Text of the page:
Abstract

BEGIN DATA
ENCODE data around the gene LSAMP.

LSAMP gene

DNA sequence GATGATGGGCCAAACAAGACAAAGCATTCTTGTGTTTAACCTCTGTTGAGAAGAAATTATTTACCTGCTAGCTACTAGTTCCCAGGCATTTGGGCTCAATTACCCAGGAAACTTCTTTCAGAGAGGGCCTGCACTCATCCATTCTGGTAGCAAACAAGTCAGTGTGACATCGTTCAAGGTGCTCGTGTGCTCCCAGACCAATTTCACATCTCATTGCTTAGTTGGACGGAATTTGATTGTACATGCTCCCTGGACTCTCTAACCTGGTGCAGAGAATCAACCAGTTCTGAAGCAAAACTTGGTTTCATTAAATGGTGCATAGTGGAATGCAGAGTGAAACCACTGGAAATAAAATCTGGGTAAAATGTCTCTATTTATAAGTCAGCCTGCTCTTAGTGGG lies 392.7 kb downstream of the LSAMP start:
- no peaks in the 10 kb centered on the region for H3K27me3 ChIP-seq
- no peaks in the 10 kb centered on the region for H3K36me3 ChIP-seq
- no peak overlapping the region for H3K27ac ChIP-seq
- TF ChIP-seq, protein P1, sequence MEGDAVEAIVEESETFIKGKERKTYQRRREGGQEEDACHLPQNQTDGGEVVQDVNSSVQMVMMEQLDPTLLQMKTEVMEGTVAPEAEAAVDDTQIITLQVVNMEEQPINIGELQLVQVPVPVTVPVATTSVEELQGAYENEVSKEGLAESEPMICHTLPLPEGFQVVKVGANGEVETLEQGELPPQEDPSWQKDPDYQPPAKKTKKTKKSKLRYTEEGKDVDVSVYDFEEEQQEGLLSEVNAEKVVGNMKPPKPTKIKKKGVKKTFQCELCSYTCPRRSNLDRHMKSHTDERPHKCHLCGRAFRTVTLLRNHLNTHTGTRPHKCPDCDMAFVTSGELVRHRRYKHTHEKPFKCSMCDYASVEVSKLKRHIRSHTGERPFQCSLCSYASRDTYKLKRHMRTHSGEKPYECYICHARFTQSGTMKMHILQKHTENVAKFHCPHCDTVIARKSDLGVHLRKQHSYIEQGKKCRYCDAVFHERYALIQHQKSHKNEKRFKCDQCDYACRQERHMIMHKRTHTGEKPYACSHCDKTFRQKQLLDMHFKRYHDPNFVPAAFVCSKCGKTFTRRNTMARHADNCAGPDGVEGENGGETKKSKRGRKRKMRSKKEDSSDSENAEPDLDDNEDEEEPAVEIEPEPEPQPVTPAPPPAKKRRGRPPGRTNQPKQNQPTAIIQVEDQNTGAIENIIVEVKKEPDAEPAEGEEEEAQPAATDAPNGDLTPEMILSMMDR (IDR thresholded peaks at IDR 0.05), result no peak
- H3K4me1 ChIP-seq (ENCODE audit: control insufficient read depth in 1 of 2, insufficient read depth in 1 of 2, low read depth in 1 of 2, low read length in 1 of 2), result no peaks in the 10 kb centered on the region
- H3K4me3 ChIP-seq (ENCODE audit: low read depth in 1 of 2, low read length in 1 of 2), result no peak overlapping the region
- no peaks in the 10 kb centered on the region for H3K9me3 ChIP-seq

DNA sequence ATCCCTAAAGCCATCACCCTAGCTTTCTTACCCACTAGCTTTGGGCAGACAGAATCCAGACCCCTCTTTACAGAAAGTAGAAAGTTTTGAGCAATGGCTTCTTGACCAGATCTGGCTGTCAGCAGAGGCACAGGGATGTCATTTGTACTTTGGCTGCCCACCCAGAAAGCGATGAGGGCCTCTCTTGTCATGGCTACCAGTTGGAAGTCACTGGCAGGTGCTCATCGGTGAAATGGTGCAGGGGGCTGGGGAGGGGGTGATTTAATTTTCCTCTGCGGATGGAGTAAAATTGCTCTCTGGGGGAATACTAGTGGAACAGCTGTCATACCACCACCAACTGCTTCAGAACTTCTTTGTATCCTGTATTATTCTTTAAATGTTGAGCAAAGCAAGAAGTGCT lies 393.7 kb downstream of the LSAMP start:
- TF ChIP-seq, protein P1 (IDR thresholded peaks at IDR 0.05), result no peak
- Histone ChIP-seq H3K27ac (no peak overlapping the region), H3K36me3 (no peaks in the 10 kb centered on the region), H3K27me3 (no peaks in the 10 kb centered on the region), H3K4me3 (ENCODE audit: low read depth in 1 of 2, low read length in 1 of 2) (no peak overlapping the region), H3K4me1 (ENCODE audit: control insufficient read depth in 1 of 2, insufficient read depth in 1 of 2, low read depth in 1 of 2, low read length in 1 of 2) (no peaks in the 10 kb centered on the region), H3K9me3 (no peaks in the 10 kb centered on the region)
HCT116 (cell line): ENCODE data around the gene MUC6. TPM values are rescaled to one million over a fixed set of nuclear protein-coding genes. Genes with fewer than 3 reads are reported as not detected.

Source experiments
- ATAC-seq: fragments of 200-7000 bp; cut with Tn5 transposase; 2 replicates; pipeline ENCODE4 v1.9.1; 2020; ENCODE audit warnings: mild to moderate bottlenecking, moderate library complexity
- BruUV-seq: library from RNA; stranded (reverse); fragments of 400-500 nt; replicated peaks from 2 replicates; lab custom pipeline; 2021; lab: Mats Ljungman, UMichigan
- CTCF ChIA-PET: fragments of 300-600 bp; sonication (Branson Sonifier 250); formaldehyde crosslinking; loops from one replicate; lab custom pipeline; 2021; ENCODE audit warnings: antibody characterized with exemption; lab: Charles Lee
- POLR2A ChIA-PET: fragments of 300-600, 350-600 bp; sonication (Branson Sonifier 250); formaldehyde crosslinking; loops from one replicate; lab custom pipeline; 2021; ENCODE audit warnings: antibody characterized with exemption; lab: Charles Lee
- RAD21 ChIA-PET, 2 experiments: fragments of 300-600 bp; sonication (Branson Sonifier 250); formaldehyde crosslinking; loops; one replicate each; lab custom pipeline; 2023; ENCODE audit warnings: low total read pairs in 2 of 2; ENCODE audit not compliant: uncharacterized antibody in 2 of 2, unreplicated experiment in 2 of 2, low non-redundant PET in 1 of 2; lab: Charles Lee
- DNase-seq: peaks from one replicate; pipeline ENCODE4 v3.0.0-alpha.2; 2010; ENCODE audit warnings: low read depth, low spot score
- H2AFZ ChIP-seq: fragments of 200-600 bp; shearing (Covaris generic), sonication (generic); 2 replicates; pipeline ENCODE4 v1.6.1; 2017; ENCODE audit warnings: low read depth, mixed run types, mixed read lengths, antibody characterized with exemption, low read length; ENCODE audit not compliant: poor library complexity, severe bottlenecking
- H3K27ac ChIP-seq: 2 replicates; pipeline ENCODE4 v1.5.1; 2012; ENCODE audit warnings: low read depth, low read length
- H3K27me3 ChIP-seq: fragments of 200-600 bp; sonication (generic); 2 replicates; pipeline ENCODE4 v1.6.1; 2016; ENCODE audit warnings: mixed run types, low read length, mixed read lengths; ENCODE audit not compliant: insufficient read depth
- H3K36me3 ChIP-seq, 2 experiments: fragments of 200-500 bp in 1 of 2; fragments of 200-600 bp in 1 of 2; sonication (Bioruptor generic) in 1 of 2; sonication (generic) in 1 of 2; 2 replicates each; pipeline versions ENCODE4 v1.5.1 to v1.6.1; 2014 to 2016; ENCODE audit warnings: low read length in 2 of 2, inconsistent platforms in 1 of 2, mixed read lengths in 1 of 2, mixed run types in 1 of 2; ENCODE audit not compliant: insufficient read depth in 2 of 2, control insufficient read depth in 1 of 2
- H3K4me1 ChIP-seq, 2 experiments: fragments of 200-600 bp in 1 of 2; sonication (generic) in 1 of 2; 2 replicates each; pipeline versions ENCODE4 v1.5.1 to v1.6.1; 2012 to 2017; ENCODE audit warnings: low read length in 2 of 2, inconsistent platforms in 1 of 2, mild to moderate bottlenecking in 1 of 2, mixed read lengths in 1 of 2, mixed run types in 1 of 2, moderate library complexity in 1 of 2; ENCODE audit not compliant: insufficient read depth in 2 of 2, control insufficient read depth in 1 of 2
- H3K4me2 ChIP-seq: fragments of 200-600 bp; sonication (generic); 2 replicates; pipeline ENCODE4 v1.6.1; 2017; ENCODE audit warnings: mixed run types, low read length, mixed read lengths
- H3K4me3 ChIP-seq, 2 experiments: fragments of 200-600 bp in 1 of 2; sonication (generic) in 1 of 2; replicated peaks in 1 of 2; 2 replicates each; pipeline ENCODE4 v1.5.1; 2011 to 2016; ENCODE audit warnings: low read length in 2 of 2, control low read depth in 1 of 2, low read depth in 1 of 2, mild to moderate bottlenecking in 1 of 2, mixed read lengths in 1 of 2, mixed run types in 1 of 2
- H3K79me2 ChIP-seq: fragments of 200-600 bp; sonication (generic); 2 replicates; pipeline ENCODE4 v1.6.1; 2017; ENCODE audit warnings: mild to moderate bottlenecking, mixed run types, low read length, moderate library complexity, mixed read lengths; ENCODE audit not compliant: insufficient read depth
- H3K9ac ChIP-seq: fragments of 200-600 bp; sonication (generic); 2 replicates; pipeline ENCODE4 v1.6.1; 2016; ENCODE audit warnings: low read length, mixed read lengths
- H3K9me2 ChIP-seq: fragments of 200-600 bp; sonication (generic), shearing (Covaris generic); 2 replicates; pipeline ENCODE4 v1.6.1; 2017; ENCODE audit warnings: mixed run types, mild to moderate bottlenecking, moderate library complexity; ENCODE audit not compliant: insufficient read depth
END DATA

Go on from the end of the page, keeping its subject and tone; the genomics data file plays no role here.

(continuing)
The intergrowths and compositions of supergene copper sulfide minerals from drill hole MOR-4511 in the Western Copper area of the Morenci mine, Greenlee County, Arizona, have been examined by reflected light microscopy and electron probe microanalysis (EPMA) to better understand the formation of supergene sulfides with implications for hydrometallurgical processing. The supergene copper sulfides occur in three main textures: partial to complete replacement of chalcopyrite, partial replacement of pyrite, and partial to complete replacement of one another. Compositions of copper sulfides vary widely, but (Cu+Fe):S ratios of 1.80 ± 0.05, 1.92 ± 0.03, and 1.10 ± 0.10 are dominant. No stoichiometric Cu2S was found. At shallower depths in the supergene blanket and near/within faults, high (Cu+Fe):S phases (with ratios of 1.80 ± 0.05 and 1.92 ± 0.03) replacing primary chalcopyrite and pyrite or lower (Cu+Fe):S supergene sulfides are dominant, and near the base of the blanket low (Cu+Fe):S phases (with ratios of 1.10 ± 0.10) replacing primary chalcopyrite or higher (Cu+Fe):S supergene sulfides gradually become more dominant. This indicates high concentration of Fe3+, Fe2+, and Cu2+, necessary to form high (Cu+Fe):S phases, at shallower depths and near sources of unreacted fluid, such as faults. Formation of low (Cu+Fe):S phases directly from chalcopyrite or from high (Cu+Fe):S phases could be controlled by decreased concentrations of iron species and Cu2+ due to reaction with primary chalcopyrite and pyrite as fluids descend or migrate away from faults, reduced access to supergene fluids, and/or lower pyrite-chalcopyrite ratios. The compositional patterns of supergene copper sulfide minerals observed at Morenci are similar to those observed in other supergene enrichment blankets of porphyry copper systems worldwide and are even more similar to compositions seen in leaching experiments of synthetic copper and copper-iron sulfides.

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